Today, February 1st is St Brigid’s Day and we have taken the long overdue and commendable decision to mark and honour not just her the Christian Saint and Pagan Goddess but the importance of Women. It’s an acknowledgement of the way both the State and Church have undervalued Women, and in many ways still do. It’s a National Holiday now but why oh why is it celebrated as yet another Bank Holiday Monday, 4 days later on the 5th? It’s very confusing.

January always drags bloatedly by but finally its over and you can almost sense and even feel the shifting and change in the Earth.

Imbolc marks the start of Celtic Springtime. Bird song returning , snowdrops up and daffodils almost here and sure there’s even a grand stretch in the evening.The Celts knew about the rhythm of the year, that the equinoxes and solstices were Important but that our Cross Quarter days of Imbolc, Bealtaine, Lughnasa and Samhain, more accurately reflected our seasons because of our northern latitude.

Many factors are at play in shaping our seasons, our elliptical not circular orbit around the Sun, the fact that our planet itself isn’t a perfect sphere but most of all the tilt of the Earth on its axis of 23.5%.That tilt also marks the furthest point north and south where the sun is directly overhead at midday, the tropics of Cancer and Capricorn. Counterintuitively we are closest to the Sun at Perihelion on Jan 3rd and furthest away at Aphelion on July 7th. Because of our elliptical orbit, we speed up and slow down along that path and now it’s particularly noticeable as the days lengthen rapidly.
Even in the still dead cold of the night sky, under its frightening vastness, beneath the overarching dome, there is an understanding; you can feel the earth stir and sense it shift.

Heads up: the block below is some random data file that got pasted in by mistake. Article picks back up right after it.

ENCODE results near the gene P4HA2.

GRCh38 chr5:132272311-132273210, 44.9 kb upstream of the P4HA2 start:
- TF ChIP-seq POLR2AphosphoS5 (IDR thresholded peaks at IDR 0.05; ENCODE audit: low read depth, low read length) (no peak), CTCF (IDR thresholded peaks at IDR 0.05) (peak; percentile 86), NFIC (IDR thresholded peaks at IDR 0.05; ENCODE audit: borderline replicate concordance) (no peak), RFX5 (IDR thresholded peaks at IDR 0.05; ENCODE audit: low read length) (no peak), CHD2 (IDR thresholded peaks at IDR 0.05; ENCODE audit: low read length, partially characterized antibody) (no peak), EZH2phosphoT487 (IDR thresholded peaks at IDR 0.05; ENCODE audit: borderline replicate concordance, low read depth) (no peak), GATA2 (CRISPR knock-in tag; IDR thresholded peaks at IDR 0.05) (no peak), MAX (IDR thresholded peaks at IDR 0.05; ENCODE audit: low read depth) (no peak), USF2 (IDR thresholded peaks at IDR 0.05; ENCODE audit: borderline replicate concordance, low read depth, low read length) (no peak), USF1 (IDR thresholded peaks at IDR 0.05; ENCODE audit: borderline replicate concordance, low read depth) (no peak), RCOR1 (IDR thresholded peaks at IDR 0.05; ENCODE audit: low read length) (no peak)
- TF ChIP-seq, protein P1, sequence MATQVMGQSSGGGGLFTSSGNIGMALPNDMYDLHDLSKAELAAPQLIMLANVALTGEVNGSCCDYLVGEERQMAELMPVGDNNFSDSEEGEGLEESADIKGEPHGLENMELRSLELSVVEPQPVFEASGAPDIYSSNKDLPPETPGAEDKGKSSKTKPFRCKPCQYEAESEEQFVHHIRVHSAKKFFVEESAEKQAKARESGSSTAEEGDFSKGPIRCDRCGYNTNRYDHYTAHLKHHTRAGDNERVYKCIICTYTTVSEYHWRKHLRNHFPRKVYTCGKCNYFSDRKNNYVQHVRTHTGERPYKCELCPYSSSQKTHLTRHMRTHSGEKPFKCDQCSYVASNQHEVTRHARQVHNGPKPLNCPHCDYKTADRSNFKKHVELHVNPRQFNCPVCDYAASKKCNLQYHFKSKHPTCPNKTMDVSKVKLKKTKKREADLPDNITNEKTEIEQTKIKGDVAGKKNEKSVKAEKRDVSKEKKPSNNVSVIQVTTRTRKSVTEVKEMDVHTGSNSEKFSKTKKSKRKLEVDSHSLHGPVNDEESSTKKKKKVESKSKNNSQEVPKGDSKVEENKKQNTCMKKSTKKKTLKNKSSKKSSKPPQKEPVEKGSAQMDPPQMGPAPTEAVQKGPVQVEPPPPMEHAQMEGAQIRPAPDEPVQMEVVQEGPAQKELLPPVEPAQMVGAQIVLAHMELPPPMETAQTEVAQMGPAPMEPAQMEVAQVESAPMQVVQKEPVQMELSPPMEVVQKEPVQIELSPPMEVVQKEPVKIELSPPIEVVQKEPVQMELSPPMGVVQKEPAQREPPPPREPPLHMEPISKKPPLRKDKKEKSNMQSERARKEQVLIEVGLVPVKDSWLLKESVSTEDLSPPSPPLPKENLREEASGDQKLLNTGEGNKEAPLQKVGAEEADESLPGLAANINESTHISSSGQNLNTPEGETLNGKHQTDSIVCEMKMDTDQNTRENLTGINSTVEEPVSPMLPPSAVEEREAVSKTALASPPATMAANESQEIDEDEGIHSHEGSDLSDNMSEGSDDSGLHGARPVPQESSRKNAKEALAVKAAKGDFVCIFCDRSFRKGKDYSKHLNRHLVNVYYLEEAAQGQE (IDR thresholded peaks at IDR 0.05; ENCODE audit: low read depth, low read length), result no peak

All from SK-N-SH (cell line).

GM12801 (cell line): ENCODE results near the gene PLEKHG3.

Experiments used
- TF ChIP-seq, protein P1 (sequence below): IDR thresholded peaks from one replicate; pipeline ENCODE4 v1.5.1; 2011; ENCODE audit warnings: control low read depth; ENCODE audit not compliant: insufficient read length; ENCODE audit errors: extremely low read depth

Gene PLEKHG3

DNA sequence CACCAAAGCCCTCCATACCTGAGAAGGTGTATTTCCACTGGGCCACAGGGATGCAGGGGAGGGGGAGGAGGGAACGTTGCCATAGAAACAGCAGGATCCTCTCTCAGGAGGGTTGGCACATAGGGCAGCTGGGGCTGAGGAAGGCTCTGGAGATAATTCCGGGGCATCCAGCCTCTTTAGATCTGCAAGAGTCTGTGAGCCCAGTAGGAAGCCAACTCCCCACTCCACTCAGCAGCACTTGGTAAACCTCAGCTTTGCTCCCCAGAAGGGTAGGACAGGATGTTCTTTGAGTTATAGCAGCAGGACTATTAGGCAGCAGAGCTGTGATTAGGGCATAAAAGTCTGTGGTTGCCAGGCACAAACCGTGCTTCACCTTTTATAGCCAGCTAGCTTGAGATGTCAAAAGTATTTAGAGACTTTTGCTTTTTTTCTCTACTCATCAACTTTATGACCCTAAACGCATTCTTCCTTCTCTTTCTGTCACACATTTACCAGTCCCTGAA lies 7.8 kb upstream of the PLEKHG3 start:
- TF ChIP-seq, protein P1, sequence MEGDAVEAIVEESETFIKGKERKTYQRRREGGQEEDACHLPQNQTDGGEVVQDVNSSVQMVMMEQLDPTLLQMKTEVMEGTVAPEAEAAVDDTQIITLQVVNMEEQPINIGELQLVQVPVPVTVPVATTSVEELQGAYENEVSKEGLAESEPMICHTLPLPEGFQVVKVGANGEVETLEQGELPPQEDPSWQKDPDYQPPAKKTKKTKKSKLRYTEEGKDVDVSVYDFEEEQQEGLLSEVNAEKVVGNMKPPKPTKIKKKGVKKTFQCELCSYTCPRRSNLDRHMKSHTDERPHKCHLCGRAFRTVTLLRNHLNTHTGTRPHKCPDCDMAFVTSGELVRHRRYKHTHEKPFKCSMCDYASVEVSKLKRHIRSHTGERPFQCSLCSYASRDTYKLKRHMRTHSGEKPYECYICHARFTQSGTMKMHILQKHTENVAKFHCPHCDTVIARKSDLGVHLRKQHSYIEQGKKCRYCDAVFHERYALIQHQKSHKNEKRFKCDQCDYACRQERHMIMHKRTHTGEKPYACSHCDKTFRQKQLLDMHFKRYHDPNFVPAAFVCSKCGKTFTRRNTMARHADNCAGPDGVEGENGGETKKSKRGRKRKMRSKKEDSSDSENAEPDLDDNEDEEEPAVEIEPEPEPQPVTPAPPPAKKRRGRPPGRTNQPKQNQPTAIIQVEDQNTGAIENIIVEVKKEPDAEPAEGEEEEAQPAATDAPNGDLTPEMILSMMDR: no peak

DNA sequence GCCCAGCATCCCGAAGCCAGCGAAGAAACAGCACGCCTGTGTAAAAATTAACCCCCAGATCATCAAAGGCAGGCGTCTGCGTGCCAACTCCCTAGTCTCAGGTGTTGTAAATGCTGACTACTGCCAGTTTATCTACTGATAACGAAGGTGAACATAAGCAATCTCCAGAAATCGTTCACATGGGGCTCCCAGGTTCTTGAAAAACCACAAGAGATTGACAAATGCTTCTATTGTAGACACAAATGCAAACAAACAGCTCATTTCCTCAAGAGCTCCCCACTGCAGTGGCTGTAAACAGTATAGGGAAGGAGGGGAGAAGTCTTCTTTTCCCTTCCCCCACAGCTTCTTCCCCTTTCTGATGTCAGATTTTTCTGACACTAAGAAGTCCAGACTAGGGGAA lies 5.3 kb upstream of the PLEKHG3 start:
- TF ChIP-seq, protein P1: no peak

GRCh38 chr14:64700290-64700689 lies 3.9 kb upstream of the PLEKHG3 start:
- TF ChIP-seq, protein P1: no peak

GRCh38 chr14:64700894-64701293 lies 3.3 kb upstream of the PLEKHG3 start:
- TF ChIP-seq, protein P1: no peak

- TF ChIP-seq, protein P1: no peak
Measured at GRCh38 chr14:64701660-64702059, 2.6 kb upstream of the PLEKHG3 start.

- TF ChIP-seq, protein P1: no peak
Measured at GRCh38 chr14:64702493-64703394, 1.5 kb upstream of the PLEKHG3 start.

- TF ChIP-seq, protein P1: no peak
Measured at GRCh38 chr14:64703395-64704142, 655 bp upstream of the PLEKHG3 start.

A few years ago my wife and I were lucky enough to travel down through France and Spain in our motorhome and on to Morocco. Just a mere 8 miles apart from Europe and Gibraltar by ferry, to not just a different country, or different continent, it’s a completely different world. Africa!

In Europe, motorhomes tend to be the preserve of the wealthy, the retired, people with a few pound to spare. Everything is very organised and under control, manicured campsites with all mod cons, sat nav, 5G, breakdown assistance, dining in fine restaurants …but what a contrast once you cross that gap. We were in the Riff mountains, where lots of desperate migrants toiled in the drug-growing fields that feed the European demand for kiff(slang for weed)  no posh restaurants here but a wonderful hippie ’60s vibe, campfires and sharing, old wrecks of vans with wood burning stoves, well tanned young families with carefree deadlocked tousle-haired kids. An eclectic mix of self-sufficient wanderers. Many were heading onward to South Africa via the west coast, Mauritania, Senegal and the Gambia. Some were returning home after years away.

We were in Chefchouan. A fabulous hilltop village in the Riff mountains of blue-washed walls, winding lanes and fascinating doors. Sometimes you need to travel a long way to get a good look at yourself. Around 8.30 one morning, as we were leaving, we ran across and were surrounded by 500 schoolkids on a  protest. Singing, clapping, chanting and banging on the side of our van, all very good-naturedly, and kids being kids they were more interested in our cute little dog Pixie than anything else but I failed to understand just what they were protesting about.